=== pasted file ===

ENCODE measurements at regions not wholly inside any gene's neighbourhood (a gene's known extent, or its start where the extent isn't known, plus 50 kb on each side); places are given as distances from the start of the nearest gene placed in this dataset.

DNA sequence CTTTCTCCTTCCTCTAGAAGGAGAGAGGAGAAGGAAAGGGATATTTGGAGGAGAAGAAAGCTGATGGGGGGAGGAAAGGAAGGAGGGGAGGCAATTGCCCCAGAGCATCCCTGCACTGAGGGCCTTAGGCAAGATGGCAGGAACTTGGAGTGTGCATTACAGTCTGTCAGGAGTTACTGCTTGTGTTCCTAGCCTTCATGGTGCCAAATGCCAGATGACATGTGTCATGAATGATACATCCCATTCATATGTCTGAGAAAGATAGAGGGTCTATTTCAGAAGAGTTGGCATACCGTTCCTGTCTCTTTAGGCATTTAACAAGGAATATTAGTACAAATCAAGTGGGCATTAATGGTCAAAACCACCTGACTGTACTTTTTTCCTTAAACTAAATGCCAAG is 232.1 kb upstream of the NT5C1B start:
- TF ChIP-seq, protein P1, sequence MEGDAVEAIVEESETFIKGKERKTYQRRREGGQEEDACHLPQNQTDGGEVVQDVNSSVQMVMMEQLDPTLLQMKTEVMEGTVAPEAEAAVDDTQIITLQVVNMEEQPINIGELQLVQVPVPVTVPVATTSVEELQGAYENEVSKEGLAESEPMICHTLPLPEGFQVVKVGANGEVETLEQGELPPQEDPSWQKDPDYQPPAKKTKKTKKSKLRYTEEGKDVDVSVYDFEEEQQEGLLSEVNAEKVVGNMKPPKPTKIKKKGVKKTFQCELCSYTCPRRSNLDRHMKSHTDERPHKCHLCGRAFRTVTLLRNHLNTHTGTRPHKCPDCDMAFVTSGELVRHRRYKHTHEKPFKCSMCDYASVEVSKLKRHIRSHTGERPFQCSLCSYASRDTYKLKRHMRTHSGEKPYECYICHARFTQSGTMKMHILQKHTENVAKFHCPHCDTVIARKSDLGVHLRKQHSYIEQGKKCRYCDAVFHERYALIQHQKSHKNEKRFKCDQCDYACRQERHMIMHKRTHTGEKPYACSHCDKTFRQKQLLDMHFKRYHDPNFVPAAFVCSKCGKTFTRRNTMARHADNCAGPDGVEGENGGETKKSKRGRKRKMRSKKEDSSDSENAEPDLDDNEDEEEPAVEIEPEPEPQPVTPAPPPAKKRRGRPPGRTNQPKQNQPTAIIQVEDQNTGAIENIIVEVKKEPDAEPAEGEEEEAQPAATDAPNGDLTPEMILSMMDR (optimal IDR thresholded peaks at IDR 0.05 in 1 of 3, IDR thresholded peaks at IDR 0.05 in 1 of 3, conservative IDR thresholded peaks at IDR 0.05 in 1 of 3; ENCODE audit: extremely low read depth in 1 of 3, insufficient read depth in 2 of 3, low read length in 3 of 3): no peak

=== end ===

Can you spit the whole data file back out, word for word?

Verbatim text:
ENCODE measurements at regions not wholly inside any gene's neighbourhood (a gene's known extent, or its start where the extent isn't known, plus 50 kb on each side); places are given as distances from the start of the nearest gene placed in this dataset.

DNA sequence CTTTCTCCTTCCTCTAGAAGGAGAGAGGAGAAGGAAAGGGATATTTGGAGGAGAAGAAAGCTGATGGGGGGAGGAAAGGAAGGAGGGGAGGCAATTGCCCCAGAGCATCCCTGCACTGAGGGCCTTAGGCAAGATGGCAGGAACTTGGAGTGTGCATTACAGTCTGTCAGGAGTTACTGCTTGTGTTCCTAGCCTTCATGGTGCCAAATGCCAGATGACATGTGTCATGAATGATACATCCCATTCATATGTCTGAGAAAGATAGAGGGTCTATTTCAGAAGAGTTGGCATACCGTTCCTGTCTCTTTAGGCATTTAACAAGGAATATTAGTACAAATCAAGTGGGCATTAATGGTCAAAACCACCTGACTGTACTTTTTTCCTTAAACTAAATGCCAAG is 232.1 kb upstream of the NT5C1B start:
- TF ChIP-seq, protein P1, sequence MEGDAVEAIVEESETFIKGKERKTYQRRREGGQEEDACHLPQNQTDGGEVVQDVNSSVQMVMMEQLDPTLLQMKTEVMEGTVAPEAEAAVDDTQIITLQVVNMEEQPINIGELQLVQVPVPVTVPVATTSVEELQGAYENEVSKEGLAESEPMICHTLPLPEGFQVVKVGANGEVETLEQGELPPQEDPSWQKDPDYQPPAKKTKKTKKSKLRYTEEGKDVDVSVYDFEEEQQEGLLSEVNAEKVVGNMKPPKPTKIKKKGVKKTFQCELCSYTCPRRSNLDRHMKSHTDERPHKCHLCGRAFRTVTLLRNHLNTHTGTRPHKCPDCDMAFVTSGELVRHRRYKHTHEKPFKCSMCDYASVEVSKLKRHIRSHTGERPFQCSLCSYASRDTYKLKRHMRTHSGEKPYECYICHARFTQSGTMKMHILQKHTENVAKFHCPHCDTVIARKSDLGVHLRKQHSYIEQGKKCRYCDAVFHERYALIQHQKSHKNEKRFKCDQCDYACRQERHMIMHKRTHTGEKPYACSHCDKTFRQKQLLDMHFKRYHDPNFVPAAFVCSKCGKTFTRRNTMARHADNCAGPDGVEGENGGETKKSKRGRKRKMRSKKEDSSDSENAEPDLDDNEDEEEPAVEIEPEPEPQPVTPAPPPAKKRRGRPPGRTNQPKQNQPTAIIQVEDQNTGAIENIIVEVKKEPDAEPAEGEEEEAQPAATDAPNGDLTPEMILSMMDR (optimal IDR thresholded peaks at IDR 0.05 in 1 of 3, IDR thresholded peaks at IDR 0.05 in 1 of 3, conservative IDR thresholded peaks at IDR 0.05 in 1 of 3; ENCODE audit: extremely low read depth in 1 of 3, insufficient read depth in 2 of 3, low read length in 3 of 3): no peak